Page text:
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IICSA Independent Inquiry into Child Sexual Abuse

The Roman Catholic Church Investigation Report

Contents

H.5: A recent safeguarding response: RC-A711

35. RC-A711 provided evidence about her experience of the way the Diocese of Westminster handled a recent complaint about safeguarding responses. That evidence cast a depressing light on the way those responsible for safeguarding in the Diocese of Westminster spoke about a victim.

Background

36. RC-A711 is a survivor of child sexual abuse. She gave impressive evidence to the Inquiry in a calm and dignified manner.

37. RC-A711 told us that from the late 1970s onwards (then aged 15 years old) she was groomed and sexually abused by RC-F500. RC-F500 was her local parish priest and a member of the Servite Order and in his 30s or 40s. She told us the abuse continued during her university years and that when she was 24 years old RC-F500 raped her. Many years later, RC-A711 received a qualified apology from him.[1]

38. In October 2016, RC-A711 reported the abuse to the Church and the Servite Order.[2] In December 2016, her case was transferred to the Diocese of Westminster due to the ill-health of the original safeguarding officer. RC-A711 told us she thought that because Cardinal Vincent Nichols was Archbishop of Westminster, she would “be well looked after” and that things would “run smoothly” but “that could not have been further from the truth”.[3]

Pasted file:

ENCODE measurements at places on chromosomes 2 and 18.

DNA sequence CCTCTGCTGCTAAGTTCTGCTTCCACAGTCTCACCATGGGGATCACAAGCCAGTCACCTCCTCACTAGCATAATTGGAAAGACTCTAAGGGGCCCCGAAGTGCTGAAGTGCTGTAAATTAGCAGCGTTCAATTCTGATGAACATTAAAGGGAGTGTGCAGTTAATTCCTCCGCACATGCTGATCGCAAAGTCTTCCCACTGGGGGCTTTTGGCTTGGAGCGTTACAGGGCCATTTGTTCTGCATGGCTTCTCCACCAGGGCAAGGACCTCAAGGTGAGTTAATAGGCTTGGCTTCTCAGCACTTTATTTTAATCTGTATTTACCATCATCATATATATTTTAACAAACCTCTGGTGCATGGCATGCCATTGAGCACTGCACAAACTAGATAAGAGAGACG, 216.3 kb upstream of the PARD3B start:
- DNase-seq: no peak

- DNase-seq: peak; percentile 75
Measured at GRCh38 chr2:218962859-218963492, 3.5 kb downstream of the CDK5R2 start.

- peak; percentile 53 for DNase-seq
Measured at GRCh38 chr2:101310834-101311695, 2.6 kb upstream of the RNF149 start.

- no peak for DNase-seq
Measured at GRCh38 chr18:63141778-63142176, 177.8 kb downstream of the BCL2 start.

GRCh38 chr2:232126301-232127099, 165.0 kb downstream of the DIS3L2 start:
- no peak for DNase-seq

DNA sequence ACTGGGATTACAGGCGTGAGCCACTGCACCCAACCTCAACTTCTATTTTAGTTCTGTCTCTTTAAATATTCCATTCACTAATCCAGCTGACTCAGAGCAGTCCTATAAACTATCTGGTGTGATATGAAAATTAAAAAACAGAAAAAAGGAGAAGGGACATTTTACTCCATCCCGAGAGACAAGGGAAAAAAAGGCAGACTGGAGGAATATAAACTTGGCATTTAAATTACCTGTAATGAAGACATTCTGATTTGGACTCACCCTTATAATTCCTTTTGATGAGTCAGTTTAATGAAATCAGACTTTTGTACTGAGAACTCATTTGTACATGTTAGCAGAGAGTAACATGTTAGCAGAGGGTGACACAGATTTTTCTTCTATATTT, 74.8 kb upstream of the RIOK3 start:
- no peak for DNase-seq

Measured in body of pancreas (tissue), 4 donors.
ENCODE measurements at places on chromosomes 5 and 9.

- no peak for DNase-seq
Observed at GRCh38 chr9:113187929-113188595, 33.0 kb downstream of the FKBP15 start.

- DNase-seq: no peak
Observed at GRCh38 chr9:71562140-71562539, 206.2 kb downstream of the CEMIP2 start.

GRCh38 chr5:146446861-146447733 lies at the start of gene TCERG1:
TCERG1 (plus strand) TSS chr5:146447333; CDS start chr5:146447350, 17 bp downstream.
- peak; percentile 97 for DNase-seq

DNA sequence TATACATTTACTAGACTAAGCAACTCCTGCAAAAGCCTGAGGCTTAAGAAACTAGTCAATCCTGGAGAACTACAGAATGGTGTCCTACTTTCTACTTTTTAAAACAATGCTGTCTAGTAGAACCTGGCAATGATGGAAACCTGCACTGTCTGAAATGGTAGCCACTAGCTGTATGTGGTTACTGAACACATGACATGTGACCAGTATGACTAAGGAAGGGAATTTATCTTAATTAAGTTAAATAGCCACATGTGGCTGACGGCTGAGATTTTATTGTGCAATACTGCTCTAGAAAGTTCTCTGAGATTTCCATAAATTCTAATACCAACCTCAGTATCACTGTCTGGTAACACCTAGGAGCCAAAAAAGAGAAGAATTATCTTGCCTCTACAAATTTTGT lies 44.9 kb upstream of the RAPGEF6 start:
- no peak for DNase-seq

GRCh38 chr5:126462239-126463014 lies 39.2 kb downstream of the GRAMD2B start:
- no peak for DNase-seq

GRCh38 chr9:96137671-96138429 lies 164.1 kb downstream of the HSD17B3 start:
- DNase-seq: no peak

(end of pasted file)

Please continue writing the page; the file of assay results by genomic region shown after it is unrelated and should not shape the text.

Complaints about the Diocese of Westminster

39. RC-A711 raised a number of issues regarding the handling of her case by the Diocese of Westminster and its safeguarding team.

39.1. Failure to provide risk assessment feedback. When RC-A711 reported the abuse, the Servite Order commissioned a risk assessment of RC-F500 and she was told by her previous diocese that she would be given verbal feedback about the assessment. The Diocese of Westminster told RC-A711 in a one-line email that “We confirm there will be no feedback”.[4] RC-A711 contacted Father Jeremy Trood, the Episcopal Vicar for Safeguarding in the Diocese of Westminster, to question this. He told her it was not for one diocese to comment on another diocese’s practices and, when she asked to speak to him, he passed her back to the assistant safeguarding coordinator.[5] In her view, it was clear that Father Trood did not wish to engage with her on this issue.[6]